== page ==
7 words and 7 rules

My life began to change when I moved out on my own-- away from a family that didn't know how to be healthy, and away from a university w...

My life began to change when I moved out on my own-- away from a family that didn't know how to be healthy, and away from a university with fast food in its food court (as well as ridiculous portion sizes).  The biggest change was living with my now friend Katie.  I originally met her when I was listing a room in my apartment to be rented.  She responded and we instantly hit it off (mainly because my cat really liked her). But I didn't realize how much she would change my life until we began to cook together, and she taught me one of the biggest lessons I can ever impress upon anyone:  Beans!

Okay, it wasn't just about beans, it was about so much more than that.  Before Katie, the only beans I had ever eaten were Campbell's Pork & Beans (my mom would add maple syrup, butter, marshmallows, onions, bacon, or pineapple depending on her mood).  With Katie, I learned the simplicity of a bean.  The garbanzo, the kidney bean, and even non-bean ingredients such as lentils. The lesson was more than the bean, it was about exploring food, honoring ingredients and honoring the body I was putting the food in. Before Katie, I had never eaten Indian or Thai cuisines, and now I'm infatuated with them.

Stephen Sondheim wrote in Into the Woods "The difference between a cow and a bean is a bean can begin an adventure."   And in my case that was so true.

Over the years I've become more comfortable with trying foods that I had never tried before (just think, I was 17 before ever having a non-maraschino cherry, and I didn't even know what it was). I'm also more confident that the food I create from scratch is much healthier than something that has been pre-packaged.  I even started venturing out to farmer's markets on a regular basis to see what they had (among my discoveries, I love buffalo meat, eggs from chickens that live as chickens should, unhomogenized milk, mache, etc and so on.

Recently, one author has really summed up much of what I feel about food -- and that's Michael Pollan.   He's not a doctor or a nutritionist but a journalist.  In his books ( The Omnivore's Dilemma, In Defense of Food: An Eater’s Manifesto, Food Rules, for example) he often reiterates the same points (so while I love his message, it's not necessary to read everything he's written unless you want to know the back story behind everything). On the cover of "In Defense of Food," he sums it up all very nicely in 7 words:  "Eat food. Not too much. Mostly plants."  The largest part his books have been about describing what he means by "food."  He began his journey, I believe, with the premise that "food" isn't as intuitive as it used to be because of the industrialization of food and the distance each person has from the origins of the food they eat.  In Food Rules, he explains to the reader what he considers to be food.   Here's the Reader's Digest version: 

  1. Don't eat anything your great grandmother wouldn't recognize as food. "When you pick up that box of portable yogurt tubes, or eat something with 15 ingredients you can't pronounce, ask yourself, "What are those things doing there?" Pollan says.
  2. Don’t eat anything with more than five ingredients, or ingredients you can't pronounce.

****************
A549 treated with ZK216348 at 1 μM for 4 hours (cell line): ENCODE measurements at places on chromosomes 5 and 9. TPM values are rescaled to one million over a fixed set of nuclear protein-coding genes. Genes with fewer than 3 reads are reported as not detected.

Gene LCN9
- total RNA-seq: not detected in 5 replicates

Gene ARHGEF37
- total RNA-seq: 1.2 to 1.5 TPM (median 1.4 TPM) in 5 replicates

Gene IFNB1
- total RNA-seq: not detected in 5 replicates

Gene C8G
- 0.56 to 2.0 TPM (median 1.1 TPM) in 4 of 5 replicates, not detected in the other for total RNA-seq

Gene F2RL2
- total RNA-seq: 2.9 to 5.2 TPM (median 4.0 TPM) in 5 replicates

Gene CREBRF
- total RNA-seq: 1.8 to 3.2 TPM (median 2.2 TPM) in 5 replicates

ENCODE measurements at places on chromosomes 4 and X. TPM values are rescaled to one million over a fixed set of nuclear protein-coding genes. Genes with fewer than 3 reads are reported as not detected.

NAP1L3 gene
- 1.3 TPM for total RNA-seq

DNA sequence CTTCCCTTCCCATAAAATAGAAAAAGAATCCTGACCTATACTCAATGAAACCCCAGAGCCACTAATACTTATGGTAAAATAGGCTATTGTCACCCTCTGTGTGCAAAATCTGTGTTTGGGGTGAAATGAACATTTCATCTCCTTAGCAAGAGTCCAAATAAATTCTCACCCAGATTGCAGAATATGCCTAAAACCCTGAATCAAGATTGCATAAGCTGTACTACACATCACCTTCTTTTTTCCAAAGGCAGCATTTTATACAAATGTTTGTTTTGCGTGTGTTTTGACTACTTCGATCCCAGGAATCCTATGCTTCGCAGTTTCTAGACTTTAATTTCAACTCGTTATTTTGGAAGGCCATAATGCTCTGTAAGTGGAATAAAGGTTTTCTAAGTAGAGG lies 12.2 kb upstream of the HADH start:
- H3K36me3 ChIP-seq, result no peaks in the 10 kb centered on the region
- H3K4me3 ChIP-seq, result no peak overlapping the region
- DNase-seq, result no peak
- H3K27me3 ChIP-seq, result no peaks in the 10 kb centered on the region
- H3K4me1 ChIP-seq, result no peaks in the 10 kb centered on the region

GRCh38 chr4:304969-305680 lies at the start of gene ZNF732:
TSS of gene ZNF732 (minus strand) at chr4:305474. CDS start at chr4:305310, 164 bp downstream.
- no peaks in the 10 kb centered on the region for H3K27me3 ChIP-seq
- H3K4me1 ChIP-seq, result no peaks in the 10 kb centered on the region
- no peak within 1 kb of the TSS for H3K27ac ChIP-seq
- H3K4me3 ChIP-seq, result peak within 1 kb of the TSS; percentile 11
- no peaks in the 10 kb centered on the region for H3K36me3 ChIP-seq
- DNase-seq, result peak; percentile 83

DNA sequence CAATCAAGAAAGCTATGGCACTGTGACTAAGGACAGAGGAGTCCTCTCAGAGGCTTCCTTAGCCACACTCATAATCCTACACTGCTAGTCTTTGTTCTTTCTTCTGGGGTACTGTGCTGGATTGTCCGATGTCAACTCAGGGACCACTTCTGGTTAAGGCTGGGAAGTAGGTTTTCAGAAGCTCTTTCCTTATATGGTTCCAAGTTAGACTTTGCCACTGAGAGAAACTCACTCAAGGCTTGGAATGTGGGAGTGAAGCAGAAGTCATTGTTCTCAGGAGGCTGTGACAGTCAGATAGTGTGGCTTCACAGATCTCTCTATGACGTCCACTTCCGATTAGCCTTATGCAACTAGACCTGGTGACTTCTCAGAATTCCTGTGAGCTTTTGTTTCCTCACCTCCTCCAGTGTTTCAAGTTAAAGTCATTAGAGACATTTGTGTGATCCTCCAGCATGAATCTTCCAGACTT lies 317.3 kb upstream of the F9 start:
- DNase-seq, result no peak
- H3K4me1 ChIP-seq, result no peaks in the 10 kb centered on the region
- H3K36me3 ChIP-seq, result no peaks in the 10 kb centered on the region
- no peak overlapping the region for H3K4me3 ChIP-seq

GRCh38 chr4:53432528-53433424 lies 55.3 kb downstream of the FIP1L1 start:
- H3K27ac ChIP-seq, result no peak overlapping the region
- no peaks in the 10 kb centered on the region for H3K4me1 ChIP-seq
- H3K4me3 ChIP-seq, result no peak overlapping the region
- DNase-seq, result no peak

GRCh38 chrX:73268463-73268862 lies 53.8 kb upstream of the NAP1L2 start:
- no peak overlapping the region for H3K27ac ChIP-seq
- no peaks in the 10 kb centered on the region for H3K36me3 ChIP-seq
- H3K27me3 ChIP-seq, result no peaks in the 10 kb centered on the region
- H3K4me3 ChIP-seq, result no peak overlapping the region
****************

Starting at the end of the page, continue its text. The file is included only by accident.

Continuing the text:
3. Stay out of the middle of the supermarket; shop on the perimeter of the store. Real food tends to be on the outer edge of the store near the loading docks, where it can be replaced with fresh foods when it goes bad.
  4.  Don't eat anything that won't eventually rot. "There are exceptions -- honey -- but as a rule, things like Twinkies that never go bad aren't food," Pollan says.
  5. It is not just what you eat but how you eat. "Always leave the table a little hungry," Pollan says. "Many cultures have rules that you stop eating before you are full. In Japan, they say eat until you are four-fifths full. Islamic culture has a similar rule, and in German culture they say, 'Tie off the sack before it's full.'"
  6. Families traditionally ate together, around a table and not a TV, at regular meal times. It's a good tradition. Enjoy meals with the people you love. "Remember when eating between meals felt wrong?" Pollan asks.
  7. Don't buy food where you buy your gasoline. In the U.S., 20% of food is eaten in the car.
Not bad, eh?


I firmly believe that the key to success when it comes to either losing weight or gaining health (they sometimes go hand-in-hand) is by eating actual food -- and tuning out what the Food Industry has to say about what you have to eat.  Yes, there are guilty pleasures that we all succumb to (cheetos!), but the reason why they're a guilty pleasure is that despite wanting something we know what's better.  We know what is better and yet the Food Industry has a louder voice.  Why is this so? 


What if we lived in a world where we walked into a grocery store or food market and 90% of the food there was truly good for us, and only 10% were the guilty pleasures.  What if those guilty pleasures cost three or four times the cost of the good things for us? 


Seriously, read this (and the numbers are marginally increasing, not decreasing--and I think the reason for the numbers not increasing at such a great rate is because the number of obesity-related deaths have increased):  


Among Americans age 20 and older, 145.0 million are overweight or obese (BMI of 25.0
kg/m2 and higher):
⎯ 76.9 million men. 
⎯ 68.1 million women.
Of these, 74.1 million are obese (BMI of 30.0 kg/m2 and higher):
⎯ 34.7 million men. 
⎯ 39.4 million women.  


(NHANES [2003-2006], NCHS and NHLBI.)
Also good info: http://www.cdc.gov/obesity/index.html


Seems to me that the Food Industry, despite all their claims, are part of the problem, not the cure. 

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<3 Robby